Ten words that prove you aren't posh
Just how common is your language? Do you say what or pardon? Sofa or couch? Lavatory or toilet?
These are just some examples of words categorised as U and Non-U by the linguist Professor Alan Ross in 1954. U refers to upper class and Non-U refers to non-upper class. The U and Non-U list was popularised by the socialite Nancy Mitford two years later and became a way for people to discover whether someone was upper class, or merely aspiring to be so.
On Radio 4's U and Non-U: Does Anyone Still Care?, etiquette expert and author William Hanson has updated the guidelines to create a new list that combines words from the original guide with updated language from today’s world. If you don’t want to sound common, what words should you not be saying? Here are William’s top ten Non-U words to avoid at all costs!
This was on the original 1950s list and, to be honest, I’d rather chew glass than use the word toilet in polite conversation. It’s a harsh word that was adapted from the French toilette which means your appearance, hence toiletries bag. Lavatory or loo is much more acceptable.
The non-upper classes stole a lot of words from the French language to try and sound like they had a higher social standing. "Pardon" is a classic example of trying to sound upper class when you’re really not. Keep it simple and just say "what?" "I beg your pardon", however, is fine.
Let’s be honest. The word "bubbly" was invented to make people feel less guilty for serving prosecco rather than Champagne at a party. Bubbly is a big Non-U giveaway. There’s no need to beat around the bush, so no matter what you’re pouring into the glass just say Champagne or prosecco.
There is only one acceptable way to greet someone, and that is with the word hello. Hey is what horses eat.
You only find a lounge at an airport. Simple. When you’re in your house you relax in the sitting room or drawing room. I also don’t agree with the use of living room as a description for the room where you spend most of your time. You live in every room of your house, correct?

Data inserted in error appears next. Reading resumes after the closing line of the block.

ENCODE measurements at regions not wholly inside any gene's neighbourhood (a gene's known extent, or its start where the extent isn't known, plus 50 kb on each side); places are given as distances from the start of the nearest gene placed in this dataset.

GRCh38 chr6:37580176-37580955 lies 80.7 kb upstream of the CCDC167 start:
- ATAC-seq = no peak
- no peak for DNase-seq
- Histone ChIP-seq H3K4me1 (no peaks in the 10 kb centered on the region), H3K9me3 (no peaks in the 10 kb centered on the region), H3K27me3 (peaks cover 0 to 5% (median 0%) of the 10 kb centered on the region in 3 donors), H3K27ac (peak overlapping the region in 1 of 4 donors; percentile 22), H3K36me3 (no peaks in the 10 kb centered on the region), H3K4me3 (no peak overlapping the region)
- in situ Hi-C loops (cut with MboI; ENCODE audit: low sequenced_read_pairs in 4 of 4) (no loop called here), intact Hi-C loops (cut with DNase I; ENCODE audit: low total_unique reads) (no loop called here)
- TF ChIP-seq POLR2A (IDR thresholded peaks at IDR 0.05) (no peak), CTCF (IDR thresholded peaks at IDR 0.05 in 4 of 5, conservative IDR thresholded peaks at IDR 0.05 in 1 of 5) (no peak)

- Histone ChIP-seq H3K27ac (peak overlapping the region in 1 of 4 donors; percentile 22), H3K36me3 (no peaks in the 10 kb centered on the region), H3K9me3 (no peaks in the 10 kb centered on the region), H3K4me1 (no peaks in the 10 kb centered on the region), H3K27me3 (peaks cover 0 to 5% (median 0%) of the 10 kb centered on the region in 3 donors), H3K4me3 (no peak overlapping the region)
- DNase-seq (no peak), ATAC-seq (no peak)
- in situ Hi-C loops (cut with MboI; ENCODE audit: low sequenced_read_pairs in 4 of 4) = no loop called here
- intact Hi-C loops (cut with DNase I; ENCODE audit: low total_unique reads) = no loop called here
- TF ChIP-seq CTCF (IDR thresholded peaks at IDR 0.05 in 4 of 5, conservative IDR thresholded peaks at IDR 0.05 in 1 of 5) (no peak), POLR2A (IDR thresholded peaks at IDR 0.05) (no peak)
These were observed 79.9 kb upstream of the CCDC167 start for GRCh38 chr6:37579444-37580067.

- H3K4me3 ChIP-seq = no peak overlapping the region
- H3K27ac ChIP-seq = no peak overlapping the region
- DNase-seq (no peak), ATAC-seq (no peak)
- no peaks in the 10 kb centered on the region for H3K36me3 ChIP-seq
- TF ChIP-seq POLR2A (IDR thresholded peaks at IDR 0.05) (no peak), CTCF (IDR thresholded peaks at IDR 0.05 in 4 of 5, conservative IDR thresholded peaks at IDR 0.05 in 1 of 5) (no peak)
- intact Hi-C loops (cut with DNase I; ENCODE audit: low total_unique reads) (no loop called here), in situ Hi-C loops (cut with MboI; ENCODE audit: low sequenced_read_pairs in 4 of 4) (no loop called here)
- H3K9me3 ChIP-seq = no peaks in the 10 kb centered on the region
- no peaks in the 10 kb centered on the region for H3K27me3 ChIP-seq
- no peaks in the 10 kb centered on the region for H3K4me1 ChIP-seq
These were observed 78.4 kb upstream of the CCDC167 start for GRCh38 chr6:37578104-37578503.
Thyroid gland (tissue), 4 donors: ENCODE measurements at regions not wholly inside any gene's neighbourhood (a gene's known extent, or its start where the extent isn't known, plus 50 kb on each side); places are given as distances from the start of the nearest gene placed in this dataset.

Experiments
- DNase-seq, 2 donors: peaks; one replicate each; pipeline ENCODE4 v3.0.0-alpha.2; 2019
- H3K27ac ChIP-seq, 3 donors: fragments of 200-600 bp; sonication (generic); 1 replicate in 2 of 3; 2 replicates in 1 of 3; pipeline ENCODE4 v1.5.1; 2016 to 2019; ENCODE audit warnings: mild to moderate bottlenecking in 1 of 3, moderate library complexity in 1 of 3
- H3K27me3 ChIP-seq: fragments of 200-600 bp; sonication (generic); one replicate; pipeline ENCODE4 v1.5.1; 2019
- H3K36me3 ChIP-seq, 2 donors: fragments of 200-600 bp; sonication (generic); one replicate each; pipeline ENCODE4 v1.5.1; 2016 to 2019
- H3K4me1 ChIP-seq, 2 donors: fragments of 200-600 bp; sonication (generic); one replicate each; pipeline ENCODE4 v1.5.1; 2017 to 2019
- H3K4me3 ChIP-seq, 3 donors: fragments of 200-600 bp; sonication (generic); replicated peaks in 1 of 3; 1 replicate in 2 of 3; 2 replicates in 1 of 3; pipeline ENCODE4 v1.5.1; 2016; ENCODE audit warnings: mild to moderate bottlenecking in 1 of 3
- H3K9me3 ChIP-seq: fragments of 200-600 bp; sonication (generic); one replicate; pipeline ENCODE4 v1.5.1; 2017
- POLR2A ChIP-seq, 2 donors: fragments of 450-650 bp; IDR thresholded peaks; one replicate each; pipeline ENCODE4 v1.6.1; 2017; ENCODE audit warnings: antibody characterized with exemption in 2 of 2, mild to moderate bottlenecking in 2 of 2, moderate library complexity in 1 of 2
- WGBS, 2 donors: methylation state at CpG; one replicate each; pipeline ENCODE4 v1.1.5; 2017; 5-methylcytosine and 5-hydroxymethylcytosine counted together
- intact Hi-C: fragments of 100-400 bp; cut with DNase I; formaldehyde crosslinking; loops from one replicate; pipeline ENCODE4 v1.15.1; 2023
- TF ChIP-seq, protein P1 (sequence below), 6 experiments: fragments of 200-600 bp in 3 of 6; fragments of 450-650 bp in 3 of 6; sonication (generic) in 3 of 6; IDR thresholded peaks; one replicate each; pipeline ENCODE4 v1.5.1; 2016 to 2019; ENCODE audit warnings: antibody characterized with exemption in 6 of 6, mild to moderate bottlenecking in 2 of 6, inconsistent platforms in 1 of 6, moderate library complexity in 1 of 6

This is another example of the non-upper classes using words from different languages to try and make themselves sound like they’re upper class. If you want a coffee, just ask for a coffee. It’s rare that U folk would want a faffy drink such as a latte. There’s no need to get all complicated
If you’re so lazy that you have to shorten a five letter word to a three letter word then you are most certainly Non-U. There is only one acceptable way to greet someone, and that is with the word hello. Hey... is what horses eat.
Words popularised by TV like banter should be avoided at all costs. What does banter even mean? The upper classes don’t need to borrow words that may be in fashion for a few months, so the more traditional repartee is preferable. When Non-U speakers say that the banter is great it usually is tedious and predictable.
There are a lot of euphemisms when it comes to words on the Non-U list. Seemingly those from the non-upper classes feel the need to avoid the obvious when it comes to language usage. That shirt you’re wearing isn’t vintage, it’s old. When it comes to furniture, there’s no such thing as vintage, it’s antique.
Oh, brand names. If you feel the need to describe things using a make or model then you’re most certainly Non-U. Those in the upper classes are confident in their social standing, so there’s no need to get all flashy. If something is ringing in your pocket, it is a phone regardless of brand.
When it comes to language, avoid Americanisms at all costs. I’m aware that it may seem glamorous to use words from Hollywood, but when it comes to British class, think York not New York. You visit the cinema to watch a film and never a movie.